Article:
A little knowledge can be dangerous. But if you are trying to get an education in economics with minimum time commitment, you could do much worse than reading Tyler Cowen's blog Marginal Revolution and Robin Hanson's blog Overcoming Bias. If you have more time on your hands, you might consider enrolling in the exceptional economics department at George Mason University, where they teach.
Tyler and Robin have almost diametrically opposed perspectives on how one can make sense of the world. And yet, like many opposites, they have huge respect for each other.
Here is an excerpt from a recent post by Tyler:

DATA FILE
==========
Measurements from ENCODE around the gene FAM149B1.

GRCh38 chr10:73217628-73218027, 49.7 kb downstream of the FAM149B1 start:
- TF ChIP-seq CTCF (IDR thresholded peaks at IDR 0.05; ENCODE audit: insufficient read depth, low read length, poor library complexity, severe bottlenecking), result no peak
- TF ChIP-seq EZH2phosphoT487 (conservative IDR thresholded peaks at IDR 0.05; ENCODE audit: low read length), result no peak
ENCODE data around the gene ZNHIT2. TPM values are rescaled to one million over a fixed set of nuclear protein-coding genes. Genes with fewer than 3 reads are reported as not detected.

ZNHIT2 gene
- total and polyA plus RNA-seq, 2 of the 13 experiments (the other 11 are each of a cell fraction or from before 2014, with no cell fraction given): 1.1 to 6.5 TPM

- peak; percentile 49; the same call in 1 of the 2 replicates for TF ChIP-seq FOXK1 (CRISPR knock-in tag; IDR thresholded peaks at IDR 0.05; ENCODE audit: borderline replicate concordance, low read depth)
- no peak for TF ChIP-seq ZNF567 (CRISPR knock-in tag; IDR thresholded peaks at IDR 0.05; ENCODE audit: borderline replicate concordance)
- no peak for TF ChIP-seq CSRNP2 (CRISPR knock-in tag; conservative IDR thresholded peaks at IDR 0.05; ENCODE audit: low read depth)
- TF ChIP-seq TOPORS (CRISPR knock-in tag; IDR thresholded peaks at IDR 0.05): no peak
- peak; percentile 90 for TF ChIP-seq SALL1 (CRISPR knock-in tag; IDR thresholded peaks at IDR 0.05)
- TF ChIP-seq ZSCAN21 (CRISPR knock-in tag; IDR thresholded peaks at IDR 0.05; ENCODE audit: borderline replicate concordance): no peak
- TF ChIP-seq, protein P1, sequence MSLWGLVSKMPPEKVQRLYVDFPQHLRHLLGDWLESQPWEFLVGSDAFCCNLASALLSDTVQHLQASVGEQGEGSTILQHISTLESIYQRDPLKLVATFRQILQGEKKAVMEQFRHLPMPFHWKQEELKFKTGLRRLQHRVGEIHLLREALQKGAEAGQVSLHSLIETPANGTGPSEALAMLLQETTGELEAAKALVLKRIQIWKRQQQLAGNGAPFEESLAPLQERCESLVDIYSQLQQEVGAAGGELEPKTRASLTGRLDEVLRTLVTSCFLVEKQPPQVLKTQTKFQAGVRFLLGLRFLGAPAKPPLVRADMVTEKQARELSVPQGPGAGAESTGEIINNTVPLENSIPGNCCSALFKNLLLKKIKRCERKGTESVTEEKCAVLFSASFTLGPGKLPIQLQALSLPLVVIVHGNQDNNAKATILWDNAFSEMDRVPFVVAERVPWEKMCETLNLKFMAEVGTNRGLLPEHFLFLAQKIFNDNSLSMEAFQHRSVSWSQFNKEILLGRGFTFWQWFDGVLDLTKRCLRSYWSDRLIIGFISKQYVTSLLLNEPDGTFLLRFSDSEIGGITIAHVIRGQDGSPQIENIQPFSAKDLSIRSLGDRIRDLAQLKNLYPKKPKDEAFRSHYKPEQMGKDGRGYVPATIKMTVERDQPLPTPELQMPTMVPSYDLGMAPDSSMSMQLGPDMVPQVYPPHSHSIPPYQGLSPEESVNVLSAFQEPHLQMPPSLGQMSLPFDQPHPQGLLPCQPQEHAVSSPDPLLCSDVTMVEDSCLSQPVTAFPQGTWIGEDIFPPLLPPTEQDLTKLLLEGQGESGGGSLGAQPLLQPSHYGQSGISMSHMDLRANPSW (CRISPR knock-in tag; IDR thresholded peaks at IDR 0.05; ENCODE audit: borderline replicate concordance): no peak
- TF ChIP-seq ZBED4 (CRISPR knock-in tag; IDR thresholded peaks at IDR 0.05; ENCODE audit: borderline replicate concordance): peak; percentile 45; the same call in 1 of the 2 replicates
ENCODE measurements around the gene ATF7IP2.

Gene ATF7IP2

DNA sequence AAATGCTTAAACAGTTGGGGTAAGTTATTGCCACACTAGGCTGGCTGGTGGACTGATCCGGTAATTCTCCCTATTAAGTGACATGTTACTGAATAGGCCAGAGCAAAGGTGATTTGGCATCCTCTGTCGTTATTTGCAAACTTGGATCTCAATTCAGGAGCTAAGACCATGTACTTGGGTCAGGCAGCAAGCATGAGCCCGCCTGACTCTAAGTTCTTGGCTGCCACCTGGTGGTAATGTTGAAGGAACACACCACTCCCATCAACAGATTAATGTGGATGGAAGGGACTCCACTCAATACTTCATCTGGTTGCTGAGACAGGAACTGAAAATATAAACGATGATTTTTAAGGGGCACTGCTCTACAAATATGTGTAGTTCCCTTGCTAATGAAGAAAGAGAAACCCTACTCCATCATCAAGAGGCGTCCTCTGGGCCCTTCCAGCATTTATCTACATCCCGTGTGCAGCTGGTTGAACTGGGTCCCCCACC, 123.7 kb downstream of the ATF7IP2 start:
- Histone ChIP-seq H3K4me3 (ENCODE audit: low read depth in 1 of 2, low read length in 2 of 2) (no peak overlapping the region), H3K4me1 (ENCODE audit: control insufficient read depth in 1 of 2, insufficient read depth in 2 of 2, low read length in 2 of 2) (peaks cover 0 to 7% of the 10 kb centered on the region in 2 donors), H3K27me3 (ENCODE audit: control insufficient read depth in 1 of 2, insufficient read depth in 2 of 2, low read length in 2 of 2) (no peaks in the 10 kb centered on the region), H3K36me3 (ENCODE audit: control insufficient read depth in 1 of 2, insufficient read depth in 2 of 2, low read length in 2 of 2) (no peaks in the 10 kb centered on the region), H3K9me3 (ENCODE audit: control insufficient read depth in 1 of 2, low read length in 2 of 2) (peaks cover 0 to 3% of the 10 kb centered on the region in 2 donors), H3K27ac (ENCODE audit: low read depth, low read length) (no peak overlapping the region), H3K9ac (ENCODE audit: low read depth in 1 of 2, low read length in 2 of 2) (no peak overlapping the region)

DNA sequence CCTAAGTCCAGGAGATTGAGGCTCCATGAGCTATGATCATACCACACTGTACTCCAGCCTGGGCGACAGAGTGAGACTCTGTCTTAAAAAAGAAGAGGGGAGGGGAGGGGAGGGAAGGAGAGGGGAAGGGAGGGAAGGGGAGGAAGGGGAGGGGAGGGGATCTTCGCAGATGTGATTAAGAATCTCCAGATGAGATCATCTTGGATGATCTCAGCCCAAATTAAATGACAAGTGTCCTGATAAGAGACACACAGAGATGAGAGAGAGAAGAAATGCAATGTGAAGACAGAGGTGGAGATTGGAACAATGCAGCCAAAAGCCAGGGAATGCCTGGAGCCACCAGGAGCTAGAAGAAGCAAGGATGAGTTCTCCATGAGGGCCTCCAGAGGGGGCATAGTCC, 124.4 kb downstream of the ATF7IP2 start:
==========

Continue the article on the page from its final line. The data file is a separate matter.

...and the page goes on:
Robin is very fond of powerful theories which invoke a very small number of basic elements and give those elements great force. He likes to focus on one very central mechanism in seeking an explanation or developing policy advice. Modern physics and Darwin hold too strong a sway in his underlying mental models. He is also very fond of hypotheses involving the idea of a great transformation sometime in the future, and these transformations are often driven by the mechanism he has in mind. I tend to see good social science explanations or proposals as intrinsically messy and complex and involving many different perspectives, not all of which can be reduced to a single common framework. I know that many of my claims sound vague to Robin's logical atomism, but I believe that, given our current state of knowledge, Robin is seeking a false precision and he is sometimes missing out on an important multiplicity of perspectives. Many of his views should be more cautious.The full post is here.